There are some interesting styling details but you have to get behind the wheel to really notice them. From that vantage point, you’ll get the Batmobile Effect of the Maxim’s undulating front fenders and scalloped hood treatment. It’s much more dramatic from behind the wheel than standing outside the car. The whole car is subtle. It doesn’t radiate “I’m fast!” even though it is — and can show its tail lights to several cars that have a “fast” reputation — for example, the BMW 3. The Maxima’s the automotive equivalent of concealed carry. You know you’re packing, but everyone around you doesn’t.
That can be its own kind of fun.
On the inside, the Maxima’s got some Stuff, too — including optionally available bucket-style rear seats, a legacy of its days as Nissan’s maximum-effort sport sedan. If you choose these, passenger capacity drops to four from five and instead of being able to fold the rear seats down to maximize cargo-carrying capacity, you get an appx. 8×6 pass-through door to the trunk area. But this opening will still let you carry home six 2×4 studs with the trunk closed — I know, because I did it.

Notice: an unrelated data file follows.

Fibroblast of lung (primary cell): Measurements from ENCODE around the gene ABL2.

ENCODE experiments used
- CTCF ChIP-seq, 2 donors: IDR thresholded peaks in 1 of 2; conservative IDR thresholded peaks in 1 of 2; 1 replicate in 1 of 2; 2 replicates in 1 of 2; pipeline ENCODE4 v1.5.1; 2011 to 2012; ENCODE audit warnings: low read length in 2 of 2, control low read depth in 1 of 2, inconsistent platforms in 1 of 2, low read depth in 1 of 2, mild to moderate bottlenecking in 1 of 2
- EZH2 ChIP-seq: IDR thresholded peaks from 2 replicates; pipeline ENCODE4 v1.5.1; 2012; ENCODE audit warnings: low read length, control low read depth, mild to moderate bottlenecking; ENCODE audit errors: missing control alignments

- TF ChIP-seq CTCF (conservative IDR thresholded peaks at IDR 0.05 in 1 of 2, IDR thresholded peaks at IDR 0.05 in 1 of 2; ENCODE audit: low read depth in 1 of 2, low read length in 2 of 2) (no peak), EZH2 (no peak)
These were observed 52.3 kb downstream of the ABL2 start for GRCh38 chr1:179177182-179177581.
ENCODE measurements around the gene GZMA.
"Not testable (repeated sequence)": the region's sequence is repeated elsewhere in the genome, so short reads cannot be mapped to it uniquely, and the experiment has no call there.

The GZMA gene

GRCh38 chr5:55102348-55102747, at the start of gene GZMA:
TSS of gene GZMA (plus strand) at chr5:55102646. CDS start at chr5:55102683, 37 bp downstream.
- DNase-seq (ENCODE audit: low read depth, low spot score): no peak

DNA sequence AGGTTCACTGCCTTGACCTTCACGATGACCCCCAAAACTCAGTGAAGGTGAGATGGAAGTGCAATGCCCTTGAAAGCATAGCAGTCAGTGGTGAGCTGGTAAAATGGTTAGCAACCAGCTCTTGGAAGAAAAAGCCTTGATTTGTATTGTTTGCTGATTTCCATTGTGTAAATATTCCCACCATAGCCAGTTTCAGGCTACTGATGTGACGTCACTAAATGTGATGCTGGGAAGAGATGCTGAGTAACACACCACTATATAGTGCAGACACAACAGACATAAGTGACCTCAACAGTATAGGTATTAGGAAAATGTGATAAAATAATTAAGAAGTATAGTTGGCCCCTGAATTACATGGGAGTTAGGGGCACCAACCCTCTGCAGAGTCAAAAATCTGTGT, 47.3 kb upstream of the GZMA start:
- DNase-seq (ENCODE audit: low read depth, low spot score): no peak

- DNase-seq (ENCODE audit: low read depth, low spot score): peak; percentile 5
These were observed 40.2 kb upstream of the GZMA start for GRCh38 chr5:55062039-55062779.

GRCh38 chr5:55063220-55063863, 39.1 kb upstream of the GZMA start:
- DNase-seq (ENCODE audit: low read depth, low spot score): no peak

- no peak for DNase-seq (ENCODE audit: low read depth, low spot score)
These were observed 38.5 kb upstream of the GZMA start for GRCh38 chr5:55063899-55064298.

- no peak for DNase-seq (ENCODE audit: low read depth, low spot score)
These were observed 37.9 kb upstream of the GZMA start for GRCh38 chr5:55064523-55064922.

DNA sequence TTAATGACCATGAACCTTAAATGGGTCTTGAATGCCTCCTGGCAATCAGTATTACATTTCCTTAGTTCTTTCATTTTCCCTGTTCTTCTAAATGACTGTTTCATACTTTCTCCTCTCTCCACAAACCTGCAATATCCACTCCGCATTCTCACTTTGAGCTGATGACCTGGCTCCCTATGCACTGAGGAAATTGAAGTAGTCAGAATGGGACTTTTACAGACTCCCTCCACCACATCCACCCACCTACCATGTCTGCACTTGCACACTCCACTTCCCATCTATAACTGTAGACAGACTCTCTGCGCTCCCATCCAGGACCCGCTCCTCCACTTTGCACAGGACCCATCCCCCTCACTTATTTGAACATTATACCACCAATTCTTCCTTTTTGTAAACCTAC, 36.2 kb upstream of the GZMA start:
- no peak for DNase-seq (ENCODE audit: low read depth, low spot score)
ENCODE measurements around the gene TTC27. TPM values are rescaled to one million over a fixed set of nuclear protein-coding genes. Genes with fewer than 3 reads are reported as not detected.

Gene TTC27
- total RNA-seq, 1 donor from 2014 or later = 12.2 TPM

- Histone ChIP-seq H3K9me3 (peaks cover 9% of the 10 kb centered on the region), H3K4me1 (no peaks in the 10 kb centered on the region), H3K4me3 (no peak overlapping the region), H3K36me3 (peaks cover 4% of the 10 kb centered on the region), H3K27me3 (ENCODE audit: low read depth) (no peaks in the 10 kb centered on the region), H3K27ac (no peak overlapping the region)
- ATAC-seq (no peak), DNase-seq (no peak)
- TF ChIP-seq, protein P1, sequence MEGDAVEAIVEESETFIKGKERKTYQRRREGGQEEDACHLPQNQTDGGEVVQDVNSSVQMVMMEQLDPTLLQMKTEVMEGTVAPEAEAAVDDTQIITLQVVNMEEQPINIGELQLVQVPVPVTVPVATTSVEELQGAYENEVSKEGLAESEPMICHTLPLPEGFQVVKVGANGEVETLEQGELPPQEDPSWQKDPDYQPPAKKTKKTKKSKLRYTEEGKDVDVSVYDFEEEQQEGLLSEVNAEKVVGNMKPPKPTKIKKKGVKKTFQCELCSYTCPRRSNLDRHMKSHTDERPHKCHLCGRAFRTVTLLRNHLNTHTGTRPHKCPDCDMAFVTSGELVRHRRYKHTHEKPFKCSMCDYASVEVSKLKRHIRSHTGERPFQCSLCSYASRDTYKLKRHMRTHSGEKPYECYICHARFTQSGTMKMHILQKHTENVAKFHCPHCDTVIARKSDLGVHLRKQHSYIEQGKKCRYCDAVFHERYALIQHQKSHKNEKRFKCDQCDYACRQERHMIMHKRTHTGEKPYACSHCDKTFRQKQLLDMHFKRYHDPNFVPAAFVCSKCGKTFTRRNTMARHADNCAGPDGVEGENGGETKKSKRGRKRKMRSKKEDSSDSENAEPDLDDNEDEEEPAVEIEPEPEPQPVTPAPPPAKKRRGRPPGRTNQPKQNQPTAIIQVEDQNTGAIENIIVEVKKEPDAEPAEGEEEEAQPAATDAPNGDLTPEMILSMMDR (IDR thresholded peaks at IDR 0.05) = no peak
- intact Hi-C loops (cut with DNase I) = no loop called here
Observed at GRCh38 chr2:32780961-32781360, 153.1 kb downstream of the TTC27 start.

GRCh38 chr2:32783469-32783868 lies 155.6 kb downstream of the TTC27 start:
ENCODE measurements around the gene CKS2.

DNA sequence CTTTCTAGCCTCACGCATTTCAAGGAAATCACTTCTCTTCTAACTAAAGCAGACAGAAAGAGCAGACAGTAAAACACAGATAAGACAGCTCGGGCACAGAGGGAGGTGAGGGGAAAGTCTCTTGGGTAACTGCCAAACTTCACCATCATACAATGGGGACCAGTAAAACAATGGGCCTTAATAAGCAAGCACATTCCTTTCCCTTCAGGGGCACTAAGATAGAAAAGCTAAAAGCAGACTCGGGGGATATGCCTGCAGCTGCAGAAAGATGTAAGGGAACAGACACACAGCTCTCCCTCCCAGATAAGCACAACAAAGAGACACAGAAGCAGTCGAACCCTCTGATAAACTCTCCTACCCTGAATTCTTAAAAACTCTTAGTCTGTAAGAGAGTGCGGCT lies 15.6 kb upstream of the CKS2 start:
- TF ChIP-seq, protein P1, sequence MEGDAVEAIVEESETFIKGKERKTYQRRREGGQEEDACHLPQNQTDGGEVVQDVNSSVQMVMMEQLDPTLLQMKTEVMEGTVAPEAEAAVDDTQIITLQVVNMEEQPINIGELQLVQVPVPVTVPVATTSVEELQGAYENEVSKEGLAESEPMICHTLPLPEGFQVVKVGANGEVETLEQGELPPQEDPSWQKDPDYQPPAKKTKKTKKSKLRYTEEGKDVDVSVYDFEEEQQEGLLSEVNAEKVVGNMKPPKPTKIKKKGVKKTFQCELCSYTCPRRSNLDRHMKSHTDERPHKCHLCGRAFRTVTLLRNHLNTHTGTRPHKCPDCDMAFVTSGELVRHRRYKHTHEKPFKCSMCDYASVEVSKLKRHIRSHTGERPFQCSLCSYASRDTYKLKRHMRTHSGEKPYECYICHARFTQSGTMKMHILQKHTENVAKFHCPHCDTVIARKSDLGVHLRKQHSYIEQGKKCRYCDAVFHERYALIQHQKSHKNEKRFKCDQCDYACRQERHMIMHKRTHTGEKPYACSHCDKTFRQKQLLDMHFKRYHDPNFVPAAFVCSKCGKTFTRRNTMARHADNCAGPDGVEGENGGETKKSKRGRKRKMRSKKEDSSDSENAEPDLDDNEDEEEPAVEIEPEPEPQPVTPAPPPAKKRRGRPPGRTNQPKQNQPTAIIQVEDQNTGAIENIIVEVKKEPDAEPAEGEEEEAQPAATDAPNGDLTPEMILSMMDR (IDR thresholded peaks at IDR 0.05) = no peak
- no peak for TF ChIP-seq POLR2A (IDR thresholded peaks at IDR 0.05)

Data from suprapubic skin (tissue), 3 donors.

The Maxima’s 14.2 cubic foot trunk is also larger than the Acura TL’s 13.1 cubic foot trunk and the BMW 3’s 12 cubic foot trunk.
I liked the console with the twin 12V power points, but the rotary knob control for the driver’s seat heater/cooler was mounted too far forward, literally partially underneath the lower portion of the center stack — which made it a little hard to reach and awkward to manipulate.
Other than that, no complaints — and much to praise.
The Maxima is available with many Infiniti-esque luxury amenities, including a 9.3 GIG music hard drive with streaming Bluetooth, iPod hook-up, LCD screen with CD and DVD playback, power rear sunshade, multi-section sunroof, heated and cooled seats, heated steering wheel and super nice leather (my test car had coffee-colored hides that were as soft and nice as you’d get in many $40k and up cars).
Even at $35k fully optioned out, the Maxima’s a great deal — and a great car. The only downside is that it’s still a Nissan and thus not in the same Members Only club as BMWs and Acuras — even though it’s quicker, just as nice to drive and can be very comparably equipped.
So the Maxima’s caught between two worlds: It’s $30k base price puts it in the entry luxury ballpark and its features and equipment justify its presence there. But its Nissan duds may be reason enough for the doorman to bar its entry into the club.
THE BOTTOM LINE
How much does status matter to you?